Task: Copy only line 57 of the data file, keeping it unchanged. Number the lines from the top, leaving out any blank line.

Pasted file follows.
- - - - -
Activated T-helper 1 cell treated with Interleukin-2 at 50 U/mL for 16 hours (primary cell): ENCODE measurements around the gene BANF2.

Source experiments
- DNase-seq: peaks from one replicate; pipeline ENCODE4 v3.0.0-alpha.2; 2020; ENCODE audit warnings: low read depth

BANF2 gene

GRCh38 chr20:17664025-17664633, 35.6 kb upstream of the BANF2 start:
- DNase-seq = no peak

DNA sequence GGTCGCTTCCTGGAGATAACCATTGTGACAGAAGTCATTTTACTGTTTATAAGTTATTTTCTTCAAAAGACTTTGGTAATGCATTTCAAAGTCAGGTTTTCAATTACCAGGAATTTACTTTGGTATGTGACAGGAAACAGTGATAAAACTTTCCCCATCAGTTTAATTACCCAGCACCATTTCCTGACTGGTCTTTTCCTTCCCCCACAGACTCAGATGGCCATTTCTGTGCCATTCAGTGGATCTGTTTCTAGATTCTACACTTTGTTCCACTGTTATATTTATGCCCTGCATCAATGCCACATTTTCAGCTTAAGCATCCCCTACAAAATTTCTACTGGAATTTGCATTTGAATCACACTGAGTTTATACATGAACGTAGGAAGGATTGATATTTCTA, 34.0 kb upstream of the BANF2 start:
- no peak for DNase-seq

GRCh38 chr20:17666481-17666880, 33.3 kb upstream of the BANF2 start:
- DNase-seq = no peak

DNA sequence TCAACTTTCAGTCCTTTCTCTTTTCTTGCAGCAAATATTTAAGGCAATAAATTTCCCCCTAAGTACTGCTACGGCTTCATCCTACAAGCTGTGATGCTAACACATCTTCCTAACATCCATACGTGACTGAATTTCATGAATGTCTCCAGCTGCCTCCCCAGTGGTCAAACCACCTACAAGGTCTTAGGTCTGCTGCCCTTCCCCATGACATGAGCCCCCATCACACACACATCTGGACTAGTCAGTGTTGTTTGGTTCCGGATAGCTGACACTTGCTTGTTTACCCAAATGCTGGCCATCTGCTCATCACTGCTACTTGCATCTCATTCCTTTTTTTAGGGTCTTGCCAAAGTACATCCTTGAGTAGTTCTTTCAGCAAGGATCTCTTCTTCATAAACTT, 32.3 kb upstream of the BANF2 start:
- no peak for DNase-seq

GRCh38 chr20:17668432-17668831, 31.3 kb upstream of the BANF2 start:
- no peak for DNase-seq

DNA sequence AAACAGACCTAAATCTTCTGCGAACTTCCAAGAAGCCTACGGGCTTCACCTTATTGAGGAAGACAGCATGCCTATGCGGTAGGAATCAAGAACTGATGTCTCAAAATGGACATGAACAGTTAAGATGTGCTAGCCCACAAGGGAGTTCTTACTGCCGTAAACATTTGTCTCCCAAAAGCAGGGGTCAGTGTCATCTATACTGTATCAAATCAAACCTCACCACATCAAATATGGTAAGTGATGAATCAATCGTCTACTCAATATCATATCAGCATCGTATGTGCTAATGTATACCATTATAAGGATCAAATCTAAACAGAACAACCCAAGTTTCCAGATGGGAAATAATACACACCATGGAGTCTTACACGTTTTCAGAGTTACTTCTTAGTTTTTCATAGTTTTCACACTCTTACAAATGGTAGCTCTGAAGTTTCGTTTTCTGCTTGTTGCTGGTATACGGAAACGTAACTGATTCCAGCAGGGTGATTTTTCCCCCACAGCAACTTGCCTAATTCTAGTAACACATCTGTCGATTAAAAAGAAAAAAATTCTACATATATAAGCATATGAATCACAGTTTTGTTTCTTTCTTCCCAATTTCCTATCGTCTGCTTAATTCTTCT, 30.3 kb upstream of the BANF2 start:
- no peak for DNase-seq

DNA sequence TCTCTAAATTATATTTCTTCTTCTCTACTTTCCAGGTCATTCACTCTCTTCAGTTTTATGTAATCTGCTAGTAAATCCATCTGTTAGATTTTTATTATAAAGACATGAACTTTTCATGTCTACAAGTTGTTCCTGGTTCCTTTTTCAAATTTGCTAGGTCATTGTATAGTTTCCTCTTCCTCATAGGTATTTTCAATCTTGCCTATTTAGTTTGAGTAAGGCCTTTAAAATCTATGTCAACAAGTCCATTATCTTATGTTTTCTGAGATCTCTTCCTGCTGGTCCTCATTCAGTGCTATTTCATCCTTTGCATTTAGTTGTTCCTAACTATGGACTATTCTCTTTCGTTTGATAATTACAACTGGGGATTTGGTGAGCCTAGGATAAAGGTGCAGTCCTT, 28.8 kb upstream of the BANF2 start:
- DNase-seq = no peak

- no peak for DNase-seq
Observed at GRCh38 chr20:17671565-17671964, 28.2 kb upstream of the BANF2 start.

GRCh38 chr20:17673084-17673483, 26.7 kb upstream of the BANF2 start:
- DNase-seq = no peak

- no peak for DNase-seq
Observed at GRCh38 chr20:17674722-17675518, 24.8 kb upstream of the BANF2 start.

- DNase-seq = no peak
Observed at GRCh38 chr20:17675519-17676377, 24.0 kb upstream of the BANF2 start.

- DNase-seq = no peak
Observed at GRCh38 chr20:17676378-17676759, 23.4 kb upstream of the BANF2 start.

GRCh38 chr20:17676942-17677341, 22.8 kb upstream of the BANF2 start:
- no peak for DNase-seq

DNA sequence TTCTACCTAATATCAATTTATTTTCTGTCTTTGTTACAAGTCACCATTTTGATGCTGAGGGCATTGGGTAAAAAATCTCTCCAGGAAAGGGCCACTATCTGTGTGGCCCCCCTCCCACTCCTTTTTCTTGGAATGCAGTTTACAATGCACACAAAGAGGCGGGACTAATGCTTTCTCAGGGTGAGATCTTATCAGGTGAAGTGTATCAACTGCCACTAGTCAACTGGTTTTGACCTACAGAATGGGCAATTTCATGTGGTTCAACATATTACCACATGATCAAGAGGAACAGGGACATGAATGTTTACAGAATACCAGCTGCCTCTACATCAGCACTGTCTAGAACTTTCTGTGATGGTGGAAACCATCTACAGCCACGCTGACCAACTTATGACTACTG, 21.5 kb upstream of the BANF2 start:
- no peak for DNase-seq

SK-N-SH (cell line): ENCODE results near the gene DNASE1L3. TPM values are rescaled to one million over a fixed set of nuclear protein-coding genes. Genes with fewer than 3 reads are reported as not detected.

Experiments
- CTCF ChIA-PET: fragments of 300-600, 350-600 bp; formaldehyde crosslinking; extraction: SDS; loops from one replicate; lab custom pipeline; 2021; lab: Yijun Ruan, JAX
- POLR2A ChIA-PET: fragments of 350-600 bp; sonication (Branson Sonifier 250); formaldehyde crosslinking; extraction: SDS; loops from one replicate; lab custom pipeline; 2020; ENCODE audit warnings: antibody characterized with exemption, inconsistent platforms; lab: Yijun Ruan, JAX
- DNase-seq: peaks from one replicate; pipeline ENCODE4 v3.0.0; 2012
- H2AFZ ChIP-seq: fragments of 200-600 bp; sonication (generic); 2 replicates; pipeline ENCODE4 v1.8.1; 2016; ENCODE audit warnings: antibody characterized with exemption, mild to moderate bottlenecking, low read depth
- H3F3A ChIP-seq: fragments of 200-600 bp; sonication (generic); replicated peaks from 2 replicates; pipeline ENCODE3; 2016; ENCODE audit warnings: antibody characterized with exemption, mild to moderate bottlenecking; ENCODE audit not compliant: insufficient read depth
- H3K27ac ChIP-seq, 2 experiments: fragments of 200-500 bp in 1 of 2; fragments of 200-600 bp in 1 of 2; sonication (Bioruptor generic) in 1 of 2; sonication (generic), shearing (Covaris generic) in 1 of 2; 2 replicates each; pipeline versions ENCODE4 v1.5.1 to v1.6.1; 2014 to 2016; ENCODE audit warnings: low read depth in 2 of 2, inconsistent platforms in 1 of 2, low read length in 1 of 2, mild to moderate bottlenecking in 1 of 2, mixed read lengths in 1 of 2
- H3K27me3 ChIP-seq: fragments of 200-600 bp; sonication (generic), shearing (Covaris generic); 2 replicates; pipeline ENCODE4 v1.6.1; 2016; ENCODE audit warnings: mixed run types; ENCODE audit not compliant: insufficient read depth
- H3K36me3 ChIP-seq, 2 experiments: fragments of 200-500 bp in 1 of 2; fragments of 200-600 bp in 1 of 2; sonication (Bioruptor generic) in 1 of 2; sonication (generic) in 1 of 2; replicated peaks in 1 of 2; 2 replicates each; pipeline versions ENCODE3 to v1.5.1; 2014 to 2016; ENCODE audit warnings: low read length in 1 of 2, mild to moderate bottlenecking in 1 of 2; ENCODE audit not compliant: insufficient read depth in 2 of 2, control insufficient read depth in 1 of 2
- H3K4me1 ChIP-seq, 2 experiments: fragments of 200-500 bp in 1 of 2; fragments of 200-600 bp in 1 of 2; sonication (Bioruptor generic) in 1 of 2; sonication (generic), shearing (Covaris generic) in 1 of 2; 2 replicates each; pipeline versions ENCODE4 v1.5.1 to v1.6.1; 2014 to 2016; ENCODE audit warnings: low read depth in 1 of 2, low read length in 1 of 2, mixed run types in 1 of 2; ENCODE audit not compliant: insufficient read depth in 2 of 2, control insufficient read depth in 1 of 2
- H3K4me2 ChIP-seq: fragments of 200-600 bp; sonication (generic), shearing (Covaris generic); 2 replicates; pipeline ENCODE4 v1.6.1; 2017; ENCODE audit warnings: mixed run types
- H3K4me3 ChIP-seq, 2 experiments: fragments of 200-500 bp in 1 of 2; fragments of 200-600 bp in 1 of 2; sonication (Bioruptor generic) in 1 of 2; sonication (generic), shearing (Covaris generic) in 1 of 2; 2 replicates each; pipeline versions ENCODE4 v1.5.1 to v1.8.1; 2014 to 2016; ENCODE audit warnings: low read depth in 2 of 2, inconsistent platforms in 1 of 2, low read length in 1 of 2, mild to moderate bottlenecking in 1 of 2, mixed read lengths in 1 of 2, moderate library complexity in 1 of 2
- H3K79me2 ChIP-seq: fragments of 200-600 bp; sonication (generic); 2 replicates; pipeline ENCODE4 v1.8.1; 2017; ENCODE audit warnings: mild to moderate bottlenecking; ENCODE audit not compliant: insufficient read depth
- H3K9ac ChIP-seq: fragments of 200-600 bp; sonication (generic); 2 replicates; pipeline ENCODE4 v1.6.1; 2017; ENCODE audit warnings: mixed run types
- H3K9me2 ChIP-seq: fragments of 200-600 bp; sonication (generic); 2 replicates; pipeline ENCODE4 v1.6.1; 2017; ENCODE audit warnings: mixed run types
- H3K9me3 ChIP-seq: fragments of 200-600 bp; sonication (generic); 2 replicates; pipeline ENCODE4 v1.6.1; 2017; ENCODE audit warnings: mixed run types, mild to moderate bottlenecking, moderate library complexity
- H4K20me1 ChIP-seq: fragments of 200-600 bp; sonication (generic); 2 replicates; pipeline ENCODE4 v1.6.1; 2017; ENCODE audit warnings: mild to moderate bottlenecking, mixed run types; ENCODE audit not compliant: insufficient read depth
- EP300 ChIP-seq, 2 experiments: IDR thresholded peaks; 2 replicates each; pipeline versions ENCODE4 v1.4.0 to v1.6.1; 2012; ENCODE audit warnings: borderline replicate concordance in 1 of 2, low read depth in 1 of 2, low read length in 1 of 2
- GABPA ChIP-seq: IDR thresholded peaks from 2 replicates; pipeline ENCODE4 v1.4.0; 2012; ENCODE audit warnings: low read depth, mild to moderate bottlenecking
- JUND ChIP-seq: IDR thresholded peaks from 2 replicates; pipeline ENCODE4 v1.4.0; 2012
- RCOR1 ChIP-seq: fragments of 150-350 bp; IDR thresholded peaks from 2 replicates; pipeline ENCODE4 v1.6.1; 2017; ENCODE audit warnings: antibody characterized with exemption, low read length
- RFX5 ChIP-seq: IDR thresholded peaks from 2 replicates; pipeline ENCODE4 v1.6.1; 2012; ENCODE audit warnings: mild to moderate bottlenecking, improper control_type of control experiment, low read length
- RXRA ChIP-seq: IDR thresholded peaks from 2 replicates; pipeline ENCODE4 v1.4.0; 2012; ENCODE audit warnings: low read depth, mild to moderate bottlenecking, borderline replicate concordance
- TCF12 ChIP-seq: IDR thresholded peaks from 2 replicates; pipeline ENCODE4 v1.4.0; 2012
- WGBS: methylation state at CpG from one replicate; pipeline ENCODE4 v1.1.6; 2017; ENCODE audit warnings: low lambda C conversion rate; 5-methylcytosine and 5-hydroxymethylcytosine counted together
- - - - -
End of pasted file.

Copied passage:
- TCF12 ChIP-seq: IDR thresholded peaks from 2 replicates; pipeline ENCODE4 v1.4.0; 2012